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miercuri, 28 ianuarie 2015

OmniFaces 2.0 - ReadOnlyValueExpression that can be set when the "real" value is not yet available

Starting with OmniFaces 2.0, we have an out of the box implementation of a read only value expression that can be used when the value is not yet available at construction time, or when the value would be too expensive to create and it's not yet clear if the expression will actually be evaluated. This is an extension of ValueExpression and it is named ReadOnlyValueExpression.

If you need a ValueExpression that respects the above description then you should know that the OmniFaces implementation can be used by instantiating ReadOnlyValueExpression class by using one of the below three constructors. Notice that the value of this ValueExpression is an OmniFaces Callback, which means that when the expression is evaluated, the callback method, invoke(), is called, as being the value of this ValueExpression. Now, the invoke() method can return an object that was "computed" in the meanwhile. Actually, the returned object is the "real" value of the ValueExpression, that wasn't available when this ValueExpression was created. So, the "real" value MUST be calculated somewhere between the creation of the ValueExpression and the evaluation of it, which lead the flow in the invoke() method.
·         create a ReadOnlyValueExpression via a callback which returns a value (the object is the "real" needed value of this ValueExpression)

ReadOnlyValueExpression readOnlyValueExpression = new  
     ReadOnlyValueExpression(type_of_object, new Returning<Object>() {
 @Override
 public Object invoke() {
  return object;
 }
});

·         create a ReadOnlyValueExpression via a callback which takes one argument and returns one value (the object is the "real" needed value of this ValueExpression)

ReadOnlyValueExpression readOnlyValueExpression = new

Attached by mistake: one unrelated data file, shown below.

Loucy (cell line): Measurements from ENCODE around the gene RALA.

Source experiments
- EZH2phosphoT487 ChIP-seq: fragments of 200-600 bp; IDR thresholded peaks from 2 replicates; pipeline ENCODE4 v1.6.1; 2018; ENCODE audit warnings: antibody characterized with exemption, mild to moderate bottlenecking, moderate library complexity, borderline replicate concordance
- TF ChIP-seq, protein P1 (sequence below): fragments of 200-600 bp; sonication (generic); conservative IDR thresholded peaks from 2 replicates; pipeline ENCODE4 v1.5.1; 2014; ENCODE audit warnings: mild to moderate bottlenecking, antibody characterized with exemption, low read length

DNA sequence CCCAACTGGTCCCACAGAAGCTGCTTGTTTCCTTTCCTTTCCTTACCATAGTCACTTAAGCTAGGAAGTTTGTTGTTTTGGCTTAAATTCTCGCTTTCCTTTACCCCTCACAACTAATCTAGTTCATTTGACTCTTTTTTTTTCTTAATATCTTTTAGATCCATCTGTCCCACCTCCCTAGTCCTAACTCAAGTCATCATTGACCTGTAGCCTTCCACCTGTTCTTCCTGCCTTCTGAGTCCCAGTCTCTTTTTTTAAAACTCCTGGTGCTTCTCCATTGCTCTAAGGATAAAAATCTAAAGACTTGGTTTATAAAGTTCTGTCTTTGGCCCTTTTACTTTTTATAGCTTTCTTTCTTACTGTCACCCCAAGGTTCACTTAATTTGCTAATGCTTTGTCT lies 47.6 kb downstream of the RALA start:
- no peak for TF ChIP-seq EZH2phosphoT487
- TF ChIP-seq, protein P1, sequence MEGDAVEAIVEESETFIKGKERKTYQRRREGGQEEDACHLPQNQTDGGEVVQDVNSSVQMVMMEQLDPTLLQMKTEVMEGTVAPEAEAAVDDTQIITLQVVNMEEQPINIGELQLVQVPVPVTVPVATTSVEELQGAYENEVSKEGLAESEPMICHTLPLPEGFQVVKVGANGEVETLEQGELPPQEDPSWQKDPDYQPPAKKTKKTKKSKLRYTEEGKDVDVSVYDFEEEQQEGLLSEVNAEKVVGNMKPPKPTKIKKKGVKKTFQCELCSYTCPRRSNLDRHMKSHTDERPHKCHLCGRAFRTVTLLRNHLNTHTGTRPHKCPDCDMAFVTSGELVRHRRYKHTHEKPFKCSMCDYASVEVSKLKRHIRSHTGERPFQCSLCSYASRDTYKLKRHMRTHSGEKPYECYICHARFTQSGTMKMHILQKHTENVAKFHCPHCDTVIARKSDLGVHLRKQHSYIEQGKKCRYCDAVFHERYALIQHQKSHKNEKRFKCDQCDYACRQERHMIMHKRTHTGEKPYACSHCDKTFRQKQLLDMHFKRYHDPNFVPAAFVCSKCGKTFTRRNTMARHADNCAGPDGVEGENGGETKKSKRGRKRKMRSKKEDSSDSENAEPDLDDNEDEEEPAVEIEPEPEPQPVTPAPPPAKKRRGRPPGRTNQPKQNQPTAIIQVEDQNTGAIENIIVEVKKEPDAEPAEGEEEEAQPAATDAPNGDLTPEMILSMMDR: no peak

ReadOnlyValueExpression(type_of_object, new
           ReturningWithArgument<Object,ELContext>() {
 @Override
 public Object invoke(ELContext elc) {
  return object;
 }
});

Now depends on you where you put this ValueExpression. Per example, based on OmniFaces 2.0 - Write a custom component that receive the FaceletContext for the Facelet in which it is declared, you can place it in the "facelet scope", like this:

...
@Override
public void setFaceletContext(FaceletContext faceletContext) {
 ReadOnlyValueExpression readOnlyValueExpression = new
         ReadOnlyValueExpression(type_of_object, new Returning<Object>() {
  @Override
  public Object invoke() {
   return object;
  }
 });

 faceletContext.getVariableMapper().setVariable(variable_name, readOnlyValueExpression);
}
...

Now, before the #{variable_name...} is evaluated (which will call the invoke() method), you need to ensure that the object is created!

Do not forget that this is a read only ValueExpression, so do not try to set its value. Notice the implementation in the figure below:


You can see a complete use of ReadOnlyValueExpression in the OmniFaces 2.0 component, named ResolveComponent. In that case, OmniFaces puts in "facelet scope" a substitute for an UIComponent that doesn't exist yet. This substitute is an ReadOnlyValueExpression based on the Callback.Returning. Meanwhile, the component is found in the component tree, and when the invoke() method is called (the ValueExpression is evaluated), that UIComponent is returned.

Read further about the OmniFaces 2.1 improvments for this artifact.

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